The sun shining on the mossy trunk of the maple really caught my attention… having the ranger station in the background was a plus. The hill behind has the bluish cast due to the mists forming in the valley (my hypothesis). Across from the ranger station is the old gas station used for fueling park vehicles.
Camera: Nikon D850
Lens: Nikon 24-85mm set at 31mm (top) and 32mm (bottom)
ISO 400 1/250 sec at f/7.1 (top) 1/60 sec at f/8 (bottom)
This is along the Elwha River in Olympic National Park. The sun was going down and backlit the trees with the mists behind them. The line of trees along the ridge line is a nice touch that I didn’t notice at the time.
Camera: Nikon D850 Lens: Nikon 24-85mm set at 85mm ISO 400 1/125 sec f/6.3
The Elwha River is one of the type examples of a river being returned to a wild state by the removal of dams. The river has shown it’s wild state by washing out the road in a couple places. To provide trail access there is a new trail that runs higher up along the hill. We went to take a look at the Elwha when it was in flood stage on January 4th. Quite impressive. The photo below shows one of the washouts (this is only one branch of the free flowing river).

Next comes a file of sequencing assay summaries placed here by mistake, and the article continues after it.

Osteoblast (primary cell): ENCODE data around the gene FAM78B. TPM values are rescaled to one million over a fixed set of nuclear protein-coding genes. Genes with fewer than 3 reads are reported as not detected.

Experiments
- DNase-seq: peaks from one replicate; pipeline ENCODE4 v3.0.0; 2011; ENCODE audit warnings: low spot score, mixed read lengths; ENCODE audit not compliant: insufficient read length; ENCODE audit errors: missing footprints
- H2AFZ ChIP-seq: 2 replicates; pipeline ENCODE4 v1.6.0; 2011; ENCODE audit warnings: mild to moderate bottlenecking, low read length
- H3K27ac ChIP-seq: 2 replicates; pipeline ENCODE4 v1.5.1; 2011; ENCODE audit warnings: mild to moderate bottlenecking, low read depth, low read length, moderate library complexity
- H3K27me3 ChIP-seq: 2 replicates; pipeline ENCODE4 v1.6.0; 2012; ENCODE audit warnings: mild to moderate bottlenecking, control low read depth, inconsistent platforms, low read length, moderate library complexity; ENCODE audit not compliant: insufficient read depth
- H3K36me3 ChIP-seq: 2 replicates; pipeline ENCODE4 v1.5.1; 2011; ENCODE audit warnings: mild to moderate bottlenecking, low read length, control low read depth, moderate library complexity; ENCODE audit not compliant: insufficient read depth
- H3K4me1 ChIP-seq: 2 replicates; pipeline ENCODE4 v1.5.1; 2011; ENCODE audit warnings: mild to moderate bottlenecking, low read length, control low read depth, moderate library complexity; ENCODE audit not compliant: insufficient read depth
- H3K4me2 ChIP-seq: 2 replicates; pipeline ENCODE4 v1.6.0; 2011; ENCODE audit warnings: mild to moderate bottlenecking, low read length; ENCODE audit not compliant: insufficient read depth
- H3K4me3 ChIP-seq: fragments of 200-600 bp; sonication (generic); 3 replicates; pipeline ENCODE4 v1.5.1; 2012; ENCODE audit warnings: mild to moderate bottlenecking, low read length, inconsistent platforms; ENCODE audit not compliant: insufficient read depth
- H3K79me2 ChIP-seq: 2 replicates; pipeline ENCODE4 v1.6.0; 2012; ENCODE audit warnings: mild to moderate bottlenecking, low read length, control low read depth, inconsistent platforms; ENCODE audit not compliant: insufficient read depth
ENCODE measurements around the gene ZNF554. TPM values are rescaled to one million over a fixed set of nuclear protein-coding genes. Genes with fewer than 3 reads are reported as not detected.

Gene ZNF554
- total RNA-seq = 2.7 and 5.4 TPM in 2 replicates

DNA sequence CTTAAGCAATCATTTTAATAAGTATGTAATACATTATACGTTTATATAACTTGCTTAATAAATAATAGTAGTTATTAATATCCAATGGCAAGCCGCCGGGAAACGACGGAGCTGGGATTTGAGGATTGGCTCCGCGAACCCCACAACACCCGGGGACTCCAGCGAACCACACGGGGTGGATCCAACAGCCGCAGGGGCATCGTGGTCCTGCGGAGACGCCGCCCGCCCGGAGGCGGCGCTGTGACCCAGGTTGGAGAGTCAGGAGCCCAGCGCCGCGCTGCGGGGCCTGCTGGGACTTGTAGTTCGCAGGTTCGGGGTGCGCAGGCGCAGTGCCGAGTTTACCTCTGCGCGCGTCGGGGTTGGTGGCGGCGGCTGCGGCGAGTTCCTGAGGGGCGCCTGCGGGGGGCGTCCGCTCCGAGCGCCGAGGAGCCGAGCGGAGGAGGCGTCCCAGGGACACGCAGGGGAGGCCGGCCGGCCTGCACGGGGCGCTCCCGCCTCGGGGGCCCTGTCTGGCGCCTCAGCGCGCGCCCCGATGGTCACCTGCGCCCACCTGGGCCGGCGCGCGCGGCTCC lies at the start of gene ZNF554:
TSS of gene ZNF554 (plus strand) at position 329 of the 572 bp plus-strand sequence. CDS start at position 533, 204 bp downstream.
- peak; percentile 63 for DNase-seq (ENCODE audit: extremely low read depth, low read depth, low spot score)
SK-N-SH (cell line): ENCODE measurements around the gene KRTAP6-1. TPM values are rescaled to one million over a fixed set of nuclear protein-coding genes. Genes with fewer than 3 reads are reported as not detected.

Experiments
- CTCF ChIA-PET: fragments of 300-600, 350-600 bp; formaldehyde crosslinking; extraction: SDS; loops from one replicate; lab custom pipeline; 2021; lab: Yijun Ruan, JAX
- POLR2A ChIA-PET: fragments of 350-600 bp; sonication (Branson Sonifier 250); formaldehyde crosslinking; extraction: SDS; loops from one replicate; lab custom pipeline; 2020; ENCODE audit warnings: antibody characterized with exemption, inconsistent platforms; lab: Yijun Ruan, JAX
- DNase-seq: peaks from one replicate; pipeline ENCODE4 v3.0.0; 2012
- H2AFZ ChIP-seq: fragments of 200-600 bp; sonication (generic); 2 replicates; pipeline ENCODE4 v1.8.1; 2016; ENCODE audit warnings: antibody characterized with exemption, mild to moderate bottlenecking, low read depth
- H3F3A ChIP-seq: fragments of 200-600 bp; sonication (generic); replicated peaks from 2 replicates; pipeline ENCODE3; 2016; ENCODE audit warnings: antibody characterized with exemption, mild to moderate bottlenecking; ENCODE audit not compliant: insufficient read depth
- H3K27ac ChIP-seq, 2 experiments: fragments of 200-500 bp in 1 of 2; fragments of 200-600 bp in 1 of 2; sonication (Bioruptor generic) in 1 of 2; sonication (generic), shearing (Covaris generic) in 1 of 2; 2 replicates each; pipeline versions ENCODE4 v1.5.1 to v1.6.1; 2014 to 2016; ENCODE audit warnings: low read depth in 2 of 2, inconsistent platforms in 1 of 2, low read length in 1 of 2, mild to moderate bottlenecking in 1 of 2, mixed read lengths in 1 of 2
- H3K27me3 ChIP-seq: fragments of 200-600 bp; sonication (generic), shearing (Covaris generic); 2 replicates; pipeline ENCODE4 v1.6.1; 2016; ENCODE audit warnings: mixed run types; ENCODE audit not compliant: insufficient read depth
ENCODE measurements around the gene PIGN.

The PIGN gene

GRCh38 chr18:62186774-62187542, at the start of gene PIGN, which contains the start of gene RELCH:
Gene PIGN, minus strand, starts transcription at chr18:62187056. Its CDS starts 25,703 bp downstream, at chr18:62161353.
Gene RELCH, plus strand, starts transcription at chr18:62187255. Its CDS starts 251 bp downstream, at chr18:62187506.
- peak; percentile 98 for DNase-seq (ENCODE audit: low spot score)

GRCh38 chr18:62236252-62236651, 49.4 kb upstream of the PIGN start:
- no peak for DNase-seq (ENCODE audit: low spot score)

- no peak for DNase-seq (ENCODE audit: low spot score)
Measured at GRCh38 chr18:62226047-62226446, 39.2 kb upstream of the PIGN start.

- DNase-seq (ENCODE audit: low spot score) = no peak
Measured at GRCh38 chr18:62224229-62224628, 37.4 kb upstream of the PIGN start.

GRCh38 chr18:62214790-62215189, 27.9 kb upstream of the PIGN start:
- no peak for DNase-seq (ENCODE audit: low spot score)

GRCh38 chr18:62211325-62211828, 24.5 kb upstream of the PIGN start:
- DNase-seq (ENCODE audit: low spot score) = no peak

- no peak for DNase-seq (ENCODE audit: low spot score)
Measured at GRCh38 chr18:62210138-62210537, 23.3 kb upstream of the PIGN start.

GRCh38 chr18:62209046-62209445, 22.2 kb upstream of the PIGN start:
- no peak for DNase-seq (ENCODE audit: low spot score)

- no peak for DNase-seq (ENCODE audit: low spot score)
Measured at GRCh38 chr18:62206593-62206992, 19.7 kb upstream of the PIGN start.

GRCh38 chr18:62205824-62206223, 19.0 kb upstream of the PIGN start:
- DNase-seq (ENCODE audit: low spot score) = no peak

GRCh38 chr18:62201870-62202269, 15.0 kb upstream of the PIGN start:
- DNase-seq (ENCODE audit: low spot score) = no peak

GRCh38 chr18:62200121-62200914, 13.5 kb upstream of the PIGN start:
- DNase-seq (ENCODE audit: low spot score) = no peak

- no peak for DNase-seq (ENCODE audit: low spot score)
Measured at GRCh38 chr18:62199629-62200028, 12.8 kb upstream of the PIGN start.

I was going to carry other cameras, but with an expected 6+ mile hike, I opted for light weight.
This is shot taken from the bridge just above Lake Cushman looking up the North Fork Skokomish valley, the southeast corner of the Olympic National Park. There is a great trail running 14 miles up the valley to First Divide. The trail across the Olympics surveyed by the Lt. O’Neil Expedition in 1890 went up this valley and out the East Fork Quinault.
Camera: Nikon D810
Lens: Nikon 24-85mm set at 55mm
ISO 100 1/100 sec f/5.0
This was the afternoon of New Year’s Eve, 2001. We had hiked up the Elwha Valley and visited Krause Bottom in the Olympic National Park. This was before they removed the dam to return the upper river to salmon habitat. While it didn’t rain on us, there were low clouds/fog/mist that gave the valley a mysterious look. We had camped at the upper end of the valley a couple times and hiked through several more … it is always a special.